Whole modules at performing arts academies will no doubt be taught about Harry Styles, a star who has negotiated one of the most difficult transitions in music – from boyband to solo artist – with more panache than even successful forebears such as Justin Timberlake and Robbie Williams.
There was a little crunch in the gears with his debut album as he got to grips with who he was, as if living up to his surname with a range of different, anti-Directional genres. But he cruised on to a golden Pacific Coast Highway of pop with 2019’s exceptional Fine Line: focused and alert, even as the hazy musical surroundings changed around him.
Since then, splashy shoots for Vogue and Dazed and the launch of his beauty company Pleasing have positioned him as a post-metrosexual arbiter of contemporary manhood: muscular and tattooed but wearing women’s clothes, being fluid to soften old binaries. Some who can remember David Bowie or the New Romantics have rolled their eyes at this – and others have found his outfits just plain clunky – but it is a marker of how narrow mainstream masculinity is that his style undeniably makes him an outlier, and it thrills young fans to see this sort of thing for the first time. Crucially, his music is so well-crafted and instinctive – it now all feels done on the first answer rather than the second guess – that his dress-up feels a part with it.
That sense of freedom to wear, move or sing in any way he pleases suffuses his return on the effervescent As It Was – as does his folding of traditional modes like feminine prettiness and masculine vigour into something of his own.
This is an extremely high-tempo song, and an obvious point of comparison is the Weeknd’s Blinding Lights, which also ticks along at 175bpm and has the same sort of earworm instrumental motif. More generally, Styles shares the Weeknd’s sense of a pop artist at the top of their game, omnipotently surfing their own creative juices. And Styles’s climactic “hey!” is very similar to the Weeknd’s own exclamation to round out Blinding Lights’ chorus.
But where Blinding Lights was an explicit homage to a certain neon-in-rain 1980s aesthetic, As It Was is a richer blend: against that 80s-style melody is the rough splash of a real cymbal. The tempo also reminded me of the Strokes’ Hard to Explain, and the song is invested with the bedroom indie-pop production of Gen Z stars like Clairo. Maybe the steady signature backbeat of the War on Drugs is another touchstone (much as it is for an equally handsome male pop star, Shawn Mendes, with his own new single this week, When You’re Gone), and it also feels lit by a Scandinavian light: the glowing softness of that region’s indie-pop artists such as Jens Lekman. It is music to skip down the street to on a spring day, clicking your heels and picking up passing cockapoos for a cuddly spin – and Styles knows it, finishing the video with some Gene Kelly-ish gymnastics.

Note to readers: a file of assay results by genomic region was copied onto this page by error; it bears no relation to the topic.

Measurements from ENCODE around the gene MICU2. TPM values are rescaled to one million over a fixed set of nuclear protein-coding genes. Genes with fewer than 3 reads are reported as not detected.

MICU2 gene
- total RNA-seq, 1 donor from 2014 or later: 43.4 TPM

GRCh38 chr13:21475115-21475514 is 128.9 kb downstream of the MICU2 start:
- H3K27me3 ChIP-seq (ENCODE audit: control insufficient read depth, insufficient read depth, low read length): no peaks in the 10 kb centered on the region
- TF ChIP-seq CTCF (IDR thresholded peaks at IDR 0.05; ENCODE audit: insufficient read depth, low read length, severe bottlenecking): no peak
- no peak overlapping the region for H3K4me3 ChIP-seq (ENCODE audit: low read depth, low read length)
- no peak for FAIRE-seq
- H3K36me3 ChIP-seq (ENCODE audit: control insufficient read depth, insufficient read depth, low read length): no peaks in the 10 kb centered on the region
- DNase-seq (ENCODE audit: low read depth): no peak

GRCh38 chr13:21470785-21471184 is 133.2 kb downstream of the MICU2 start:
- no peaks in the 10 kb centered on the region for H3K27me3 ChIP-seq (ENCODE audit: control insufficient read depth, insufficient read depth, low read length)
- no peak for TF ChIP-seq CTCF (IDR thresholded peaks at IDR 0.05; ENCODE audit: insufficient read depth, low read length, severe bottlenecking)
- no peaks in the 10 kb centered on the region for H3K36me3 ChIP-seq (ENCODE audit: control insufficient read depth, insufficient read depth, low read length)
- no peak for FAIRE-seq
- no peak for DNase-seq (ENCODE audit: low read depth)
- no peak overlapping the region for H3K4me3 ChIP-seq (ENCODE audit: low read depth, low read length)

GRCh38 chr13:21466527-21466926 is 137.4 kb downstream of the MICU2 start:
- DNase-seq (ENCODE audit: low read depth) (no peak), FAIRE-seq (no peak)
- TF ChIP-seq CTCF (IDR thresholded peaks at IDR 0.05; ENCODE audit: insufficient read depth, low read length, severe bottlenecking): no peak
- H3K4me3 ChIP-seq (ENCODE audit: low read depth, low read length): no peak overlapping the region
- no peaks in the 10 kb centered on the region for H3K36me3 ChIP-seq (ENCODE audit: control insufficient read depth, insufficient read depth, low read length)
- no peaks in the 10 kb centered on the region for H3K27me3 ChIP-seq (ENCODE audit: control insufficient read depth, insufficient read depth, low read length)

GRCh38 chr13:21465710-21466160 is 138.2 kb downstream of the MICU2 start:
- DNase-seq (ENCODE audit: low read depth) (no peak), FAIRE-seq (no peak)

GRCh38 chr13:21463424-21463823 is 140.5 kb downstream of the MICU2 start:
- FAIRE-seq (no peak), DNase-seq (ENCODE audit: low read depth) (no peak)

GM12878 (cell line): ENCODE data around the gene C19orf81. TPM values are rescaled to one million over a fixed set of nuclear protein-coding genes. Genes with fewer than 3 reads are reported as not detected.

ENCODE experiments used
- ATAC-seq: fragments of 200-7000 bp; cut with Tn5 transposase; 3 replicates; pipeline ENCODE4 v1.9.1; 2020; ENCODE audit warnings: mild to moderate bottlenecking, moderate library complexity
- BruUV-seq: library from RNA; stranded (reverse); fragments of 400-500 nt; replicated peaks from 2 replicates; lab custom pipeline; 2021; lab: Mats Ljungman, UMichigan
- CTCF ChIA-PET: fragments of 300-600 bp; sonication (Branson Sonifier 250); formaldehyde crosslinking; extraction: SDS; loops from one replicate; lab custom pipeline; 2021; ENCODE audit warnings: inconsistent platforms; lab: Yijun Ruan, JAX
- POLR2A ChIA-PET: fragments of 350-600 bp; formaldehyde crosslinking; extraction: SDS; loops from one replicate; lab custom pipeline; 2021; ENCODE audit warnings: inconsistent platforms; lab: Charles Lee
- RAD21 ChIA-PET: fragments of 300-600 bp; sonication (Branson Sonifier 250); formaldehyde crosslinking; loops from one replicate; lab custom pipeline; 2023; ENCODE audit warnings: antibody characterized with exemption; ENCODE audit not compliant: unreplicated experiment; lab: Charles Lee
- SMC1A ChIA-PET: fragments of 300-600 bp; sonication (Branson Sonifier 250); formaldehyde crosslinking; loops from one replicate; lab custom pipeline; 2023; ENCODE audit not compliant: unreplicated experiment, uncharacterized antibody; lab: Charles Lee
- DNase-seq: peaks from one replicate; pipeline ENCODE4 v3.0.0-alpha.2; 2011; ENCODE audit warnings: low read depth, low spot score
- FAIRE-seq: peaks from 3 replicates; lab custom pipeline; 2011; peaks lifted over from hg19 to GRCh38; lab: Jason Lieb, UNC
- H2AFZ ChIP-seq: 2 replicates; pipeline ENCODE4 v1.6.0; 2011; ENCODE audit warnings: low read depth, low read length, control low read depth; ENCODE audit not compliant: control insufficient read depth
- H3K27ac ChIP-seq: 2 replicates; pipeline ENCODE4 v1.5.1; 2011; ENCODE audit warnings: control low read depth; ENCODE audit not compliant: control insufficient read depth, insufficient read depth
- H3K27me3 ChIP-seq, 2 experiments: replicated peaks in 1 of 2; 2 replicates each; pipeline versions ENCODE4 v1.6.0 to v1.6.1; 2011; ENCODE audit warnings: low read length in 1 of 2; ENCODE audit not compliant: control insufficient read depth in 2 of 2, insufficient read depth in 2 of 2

Ah, that video. Styles’ sheer, objective gorgeousness is of course a big part of his pop star appeal, and elevates his entire endeavour further; watching the video, that sense of freedom is heightened by his very loveliness, a man who seems to move through life on a different track to the rest of us. Perhaps it is a symptom of a culture that prizes beauty so highly, or maybe I just fancy Harry Styles a bit, but he is a thrill to watch.
Lyrically, it is an interesting, gossipy read, an escalation of pop’s current mode of specific, personal storytelling rather than blustery metaphor (perhaps the biggest songwriting legacy of brief Styles squeeze Taylor Swift, and a style done so well by Olivia Rodrigo, Adele and the 1975 in recent years). “Harry, you’re no good alone / Why are you sitting at home on the floor? / What kind of pills are you on?” a friend tells Styles down the phone. “Leave America, two kids follow her / I don’t wanna talk about who’s doin’ it first” is surely about his girlfriend, mother of two Olivia Wilde. The central chorus line, “You know it’s not the same as it was,” suggests it’s about the breakdown of a relationship, heavily backed up by the video, which shows Styles trapped on a treadmill with his partner, then freed for some joyful jumps around the Barbican. Is his relationship foundering?
Equally, “You know it’s not the same as it was” could be a statement of pragmatism – that wondrous, even frightening moment in love where you realise your life is for ever changed. The variously disconsolate and upbeat delivery also keeps you guessing as to his intentions.
The cynical reading is that Styles’s cleverness is in obscuring the meaning just enough so everyone talks about it like this; the more generous one is that he writes in a way to allow anyone to see themselves in his songs. Either way, As It Was is one of his very best.